CMU Digest

CMU Digest 12.01.18: Agent of change, Facebook, Music Modernization Act, Lana Del Rey, 19 Recordings

By | Published on Friday 12 January 2018

Agent Of Change

The key stories from the last week in the music business…

The UK music community gathered in Westminster to support back bench MP John Spellar’s proposal that the agent of change principle be added to UK planning law. This would mean that property developers putting new residential buildings next to existing music venues would need to anticipate and address future noise issues. Although legislation proposed by back bench MPs doesn’t usually become law, Speller’s proposals have cross-party support, and could pressure government to act on this issue. [READ MORE]

Sony/ATV and Kobalt, plus American collecting societies SESAC and GMR, all announced licensing deals with Facebook. It follows negotiations between the social media firm and the music industry throughout 2017 to finally license the music contained in videos uploaded to Facebook’s platform. This week’s deals followed the Universal Music agreement announced just before Christmas. [READ MORE]

A plethora of music industry trade bodies in the America came together to back various copyright reforms being proposed in US Congress. Some of those reforms would primarily benefit record labels and recording artists, others music publishers and songwriters. The two sides of the music rights business were keen to show support for the other. Those reforms include the Music Modernization Act that seeks to set up a better system for the payment of mechanical royalties Stateside. [READ MORE]

Lana Del Rey seemed to say that she was being sued by Radiohead over plagiarism claims, though the band’s publisher denied that was so. Radiohead do, however, reckon that Del Rey’s 2017 track ‘Get Free’ borrows a chord progression from their 1992 hit ‘Creep’. Del Rey said that the band had been demanding 100% of the rights in her song, but publisher Warner/Chappell denied those claims too. [READ MORE]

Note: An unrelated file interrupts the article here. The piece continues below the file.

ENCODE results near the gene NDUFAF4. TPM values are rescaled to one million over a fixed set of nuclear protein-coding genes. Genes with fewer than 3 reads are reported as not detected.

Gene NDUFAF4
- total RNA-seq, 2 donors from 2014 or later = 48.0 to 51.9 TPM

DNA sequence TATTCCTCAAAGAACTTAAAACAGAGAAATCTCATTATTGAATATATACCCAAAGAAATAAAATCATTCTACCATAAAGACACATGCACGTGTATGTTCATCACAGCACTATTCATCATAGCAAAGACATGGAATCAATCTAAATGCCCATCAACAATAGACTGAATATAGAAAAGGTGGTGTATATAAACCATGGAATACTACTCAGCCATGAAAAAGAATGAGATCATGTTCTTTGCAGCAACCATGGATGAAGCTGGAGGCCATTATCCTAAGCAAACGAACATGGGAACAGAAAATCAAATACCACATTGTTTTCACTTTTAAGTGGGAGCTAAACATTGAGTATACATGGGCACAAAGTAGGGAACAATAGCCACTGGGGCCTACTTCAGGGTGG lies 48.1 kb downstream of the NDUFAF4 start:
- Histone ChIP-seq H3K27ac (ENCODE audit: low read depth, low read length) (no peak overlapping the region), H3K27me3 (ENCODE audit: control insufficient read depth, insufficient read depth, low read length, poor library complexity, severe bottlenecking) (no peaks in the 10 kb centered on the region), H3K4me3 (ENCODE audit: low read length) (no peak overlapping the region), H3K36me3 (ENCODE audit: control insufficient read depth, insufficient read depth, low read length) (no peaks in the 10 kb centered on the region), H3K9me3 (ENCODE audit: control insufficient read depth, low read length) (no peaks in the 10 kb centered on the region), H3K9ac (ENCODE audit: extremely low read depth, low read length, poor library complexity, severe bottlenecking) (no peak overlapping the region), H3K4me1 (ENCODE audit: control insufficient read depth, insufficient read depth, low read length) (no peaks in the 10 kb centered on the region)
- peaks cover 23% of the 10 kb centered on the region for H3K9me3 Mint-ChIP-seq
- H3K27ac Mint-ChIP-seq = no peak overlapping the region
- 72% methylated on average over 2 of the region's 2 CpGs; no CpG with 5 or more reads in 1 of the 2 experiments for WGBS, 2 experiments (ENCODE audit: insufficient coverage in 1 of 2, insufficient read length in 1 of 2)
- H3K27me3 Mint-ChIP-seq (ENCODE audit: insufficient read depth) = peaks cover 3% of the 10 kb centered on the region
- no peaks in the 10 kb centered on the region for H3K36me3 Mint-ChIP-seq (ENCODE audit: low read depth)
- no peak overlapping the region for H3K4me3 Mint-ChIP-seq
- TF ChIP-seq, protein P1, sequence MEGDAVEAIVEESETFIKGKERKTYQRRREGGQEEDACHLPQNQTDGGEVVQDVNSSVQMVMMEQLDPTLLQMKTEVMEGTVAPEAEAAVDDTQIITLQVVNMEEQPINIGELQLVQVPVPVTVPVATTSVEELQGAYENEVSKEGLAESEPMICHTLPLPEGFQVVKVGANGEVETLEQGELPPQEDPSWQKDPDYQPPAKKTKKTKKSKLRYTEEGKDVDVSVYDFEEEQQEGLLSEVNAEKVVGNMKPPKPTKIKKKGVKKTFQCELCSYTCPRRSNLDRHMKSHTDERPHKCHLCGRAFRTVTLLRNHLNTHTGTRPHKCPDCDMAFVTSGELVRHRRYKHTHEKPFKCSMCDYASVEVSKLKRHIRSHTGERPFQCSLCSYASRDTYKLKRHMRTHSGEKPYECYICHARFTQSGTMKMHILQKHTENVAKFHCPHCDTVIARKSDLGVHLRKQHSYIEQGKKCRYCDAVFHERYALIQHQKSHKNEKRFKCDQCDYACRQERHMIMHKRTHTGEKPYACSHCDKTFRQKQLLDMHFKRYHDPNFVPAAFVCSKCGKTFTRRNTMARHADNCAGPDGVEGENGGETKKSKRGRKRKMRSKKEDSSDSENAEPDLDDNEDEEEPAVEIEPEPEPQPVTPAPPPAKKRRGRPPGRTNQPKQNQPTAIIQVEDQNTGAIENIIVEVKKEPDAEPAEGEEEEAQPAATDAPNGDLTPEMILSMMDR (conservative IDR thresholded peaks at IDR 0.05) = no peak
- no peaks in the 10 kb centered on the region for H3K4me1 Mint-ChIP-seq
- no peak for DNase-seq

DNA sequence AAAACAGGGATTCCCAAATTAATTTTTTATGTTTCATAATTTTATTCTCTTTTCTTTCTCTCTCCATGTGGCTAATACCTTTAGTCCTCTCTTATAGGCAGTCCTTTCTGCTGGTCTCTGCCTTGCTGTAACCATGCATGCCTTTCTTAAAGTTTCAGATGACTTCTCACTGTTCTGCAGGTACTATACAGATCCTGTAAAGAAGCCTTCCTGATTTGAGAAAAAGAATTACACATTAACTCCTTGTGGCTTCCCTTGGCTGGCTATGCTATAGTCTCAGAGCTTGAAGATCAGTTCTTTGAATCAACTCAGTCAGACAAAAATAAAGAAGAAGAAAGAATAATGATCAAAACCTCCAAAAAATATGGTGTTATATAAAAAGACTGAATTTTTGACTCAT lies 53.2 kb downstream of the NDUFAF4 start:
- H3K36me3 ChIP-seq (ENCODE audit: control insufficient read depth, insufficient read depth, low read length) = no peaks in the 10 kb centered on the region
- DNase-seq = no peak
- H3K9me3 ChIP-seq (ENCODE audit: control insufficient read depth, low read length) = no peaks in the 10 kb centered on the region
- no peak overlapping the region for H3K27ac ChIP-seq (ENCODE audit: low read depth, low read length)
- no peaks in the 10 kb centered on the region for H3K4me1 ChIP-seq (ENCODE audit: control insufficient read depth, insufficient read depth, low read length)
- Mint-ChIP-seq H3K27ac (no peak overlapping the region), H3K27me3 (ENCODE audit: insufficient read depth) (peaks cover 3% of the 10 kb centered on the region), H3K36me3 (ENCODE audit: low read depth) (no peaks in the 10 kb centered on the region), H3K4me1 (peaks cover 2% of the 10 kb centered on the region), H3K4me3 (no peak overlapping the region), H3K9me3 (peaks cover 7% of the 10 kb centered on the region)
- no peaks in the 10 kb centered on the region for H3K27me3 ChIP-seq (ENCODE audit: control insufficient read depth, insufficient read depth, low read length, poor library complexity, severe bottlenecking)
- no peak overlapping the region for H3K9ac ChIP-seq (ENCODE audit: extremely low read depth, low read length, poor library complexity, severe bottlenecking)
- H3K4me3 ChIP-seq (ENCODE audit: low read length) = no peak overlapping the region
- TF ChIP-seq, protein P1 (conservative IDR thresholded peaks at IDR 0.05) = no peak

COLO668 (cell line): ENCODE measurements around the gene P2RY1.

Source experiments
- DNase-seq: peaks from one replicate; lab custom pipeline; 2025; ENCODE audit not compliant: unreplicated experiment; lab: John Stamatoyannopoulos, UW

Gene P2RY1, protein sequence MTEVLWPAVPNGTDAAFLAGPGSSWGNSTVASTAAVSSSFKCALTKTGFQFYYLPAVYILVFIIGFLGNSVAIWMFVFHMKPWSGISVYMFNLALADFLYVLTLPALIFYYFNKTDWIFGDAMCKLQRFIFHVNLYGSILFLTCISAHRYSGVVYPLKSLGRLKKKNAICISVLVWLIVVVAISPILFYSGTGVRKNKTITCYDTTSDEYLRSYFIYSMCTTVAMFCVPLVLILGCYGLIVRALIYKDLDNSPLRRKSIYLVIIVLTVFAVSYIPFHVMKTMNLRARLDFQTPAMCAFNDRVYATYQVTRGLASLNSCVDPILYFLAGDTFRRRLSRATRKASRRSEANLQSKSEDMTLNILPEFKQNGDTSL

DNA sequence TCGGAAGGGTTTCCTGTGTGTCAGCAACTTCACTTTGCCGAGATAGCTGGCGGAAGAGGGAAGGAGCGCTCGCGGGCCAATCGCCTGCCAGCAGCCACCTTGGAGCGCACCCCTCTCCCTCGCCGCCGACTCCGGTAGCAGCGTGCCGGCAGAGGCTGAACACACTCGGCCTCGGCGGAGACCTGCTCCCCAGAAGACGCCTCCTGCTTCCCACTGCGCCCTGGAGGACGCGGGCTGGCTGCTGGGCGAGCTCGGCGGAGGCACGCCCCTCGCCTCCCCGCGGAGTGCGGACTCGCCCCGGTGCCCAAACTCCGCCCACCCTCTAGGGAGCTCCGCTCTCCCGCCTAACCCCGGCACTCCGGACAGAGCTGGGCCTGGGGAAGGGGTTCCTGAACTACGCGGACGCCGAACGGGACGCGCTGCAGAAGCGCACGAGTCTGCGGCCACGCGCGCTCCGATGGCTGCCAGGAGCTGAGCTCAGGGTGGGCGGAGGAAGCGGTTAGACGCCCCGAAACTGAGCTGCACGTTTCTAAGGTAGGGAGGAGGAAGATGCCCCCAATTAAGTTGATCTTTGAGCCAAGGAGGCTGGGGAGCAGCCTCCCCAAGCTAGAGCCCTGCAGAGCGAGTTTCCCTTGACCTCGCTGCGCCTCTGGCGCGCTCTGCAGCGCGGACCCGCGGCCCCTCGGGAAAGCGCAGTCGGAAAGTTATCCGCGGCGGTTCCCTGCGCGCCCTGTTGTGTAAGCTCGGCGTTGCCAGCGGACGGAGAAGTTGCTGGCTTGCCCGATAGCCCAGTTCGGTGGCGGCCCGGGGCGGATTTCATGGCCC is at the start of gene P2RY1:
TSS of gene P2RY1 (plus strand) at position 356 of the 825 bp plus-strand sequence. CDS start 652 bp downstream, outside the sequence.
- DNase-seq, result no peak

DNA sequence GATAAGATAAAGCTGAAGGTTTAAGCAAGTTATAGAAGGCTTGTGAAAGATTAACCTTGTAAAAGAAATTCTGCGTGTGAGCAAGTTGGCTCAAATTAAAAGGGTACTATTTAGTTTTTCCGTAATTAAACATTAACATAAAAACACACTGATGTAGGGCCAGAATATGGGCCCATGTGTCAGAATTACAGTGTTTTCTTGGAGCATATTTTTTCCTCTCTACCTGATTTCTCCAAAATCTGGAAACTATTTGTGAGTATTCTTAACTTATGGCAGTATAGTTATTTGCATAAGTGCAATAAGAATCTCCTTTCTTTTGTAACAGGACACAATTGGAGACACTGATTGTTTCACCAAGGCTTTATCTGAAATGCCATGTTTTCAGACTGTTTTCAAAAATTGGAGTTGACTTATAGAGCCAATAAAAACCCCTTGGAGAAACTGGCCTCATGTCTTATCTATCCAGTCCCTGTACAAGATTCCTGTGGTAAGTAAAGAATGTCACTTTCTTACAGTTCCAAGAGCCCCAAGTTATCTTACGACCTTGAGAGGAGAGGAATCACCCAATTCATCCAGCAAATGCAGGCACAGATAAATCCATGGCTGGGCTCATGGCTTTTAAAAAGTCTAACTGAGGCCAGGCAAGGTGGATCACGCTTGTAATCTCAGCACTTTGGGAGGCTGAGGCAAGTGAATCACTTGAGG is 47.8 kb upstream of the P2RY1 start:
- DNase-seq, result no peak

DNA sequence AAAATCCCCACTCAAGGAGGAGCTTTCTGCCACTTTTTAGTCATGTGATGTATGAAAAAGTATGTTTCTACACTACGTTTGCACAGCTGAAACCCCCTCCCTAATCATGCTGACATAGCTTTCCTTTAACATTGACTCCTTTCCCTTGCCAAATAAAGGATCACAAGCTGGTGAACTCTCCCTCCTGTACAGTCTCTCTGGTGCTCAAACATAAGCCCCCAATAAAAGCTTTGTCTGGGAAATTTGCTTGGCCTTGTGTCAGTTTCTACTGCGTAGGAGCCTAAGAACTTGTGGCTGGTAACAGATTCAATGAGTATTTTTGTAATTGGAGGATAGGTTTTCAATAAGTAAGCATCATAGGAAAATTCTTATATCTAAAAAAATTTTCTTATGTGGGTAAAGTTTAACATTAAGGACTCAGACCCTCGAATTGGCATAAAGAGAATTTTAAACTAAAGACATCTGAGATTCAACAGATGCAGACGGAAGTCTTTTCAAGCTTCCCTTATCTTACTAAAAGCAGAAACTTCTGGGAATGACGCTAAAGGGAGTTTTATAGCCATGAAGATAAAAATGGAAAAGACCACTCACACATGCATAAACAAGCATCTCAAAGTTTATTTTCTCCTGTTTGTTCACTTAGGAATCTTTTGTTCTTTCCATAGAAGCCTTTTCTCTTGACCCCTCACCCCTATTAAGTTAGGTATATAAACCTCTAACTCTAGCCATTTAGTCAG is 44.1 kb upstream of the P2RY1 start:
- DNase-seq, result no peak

It emerged that Sony Music had pretty much negotiated an out of court settlement with 19 Recordings, which represents a number of former ‘American Idol’ winners. The long-running lawsuit included various disputes over the way Sony pays royalties to the former Idols for the the records the major released. That includes the old debate about how digital income is classified, and whether a lower ‘sales’ royalty or higher ‘licence’ royalty should be paid. Had it got to court, the case would have given us further judicial oversight on that point, and specifically in relation to streaming. Past sales v licence lawsuits centred on downloads. [READ MORE]

The big deals from the last seven days in the music business…
• INgrooves bought Sovereign Music Services [INFO]
• Frontiers Music extended its partnership with The Orchard [INFO]
• Official Charts Company renewed its alliance with Kantar Millward Brown [INFO]
• CD Baby’s parent company AVL Digital Group acquired LA-based AudioMicro [INFO]
• The relaunched Payday Records announced some initial signings [INFO]
• MonoKrome signed ShaoDow [INFO]

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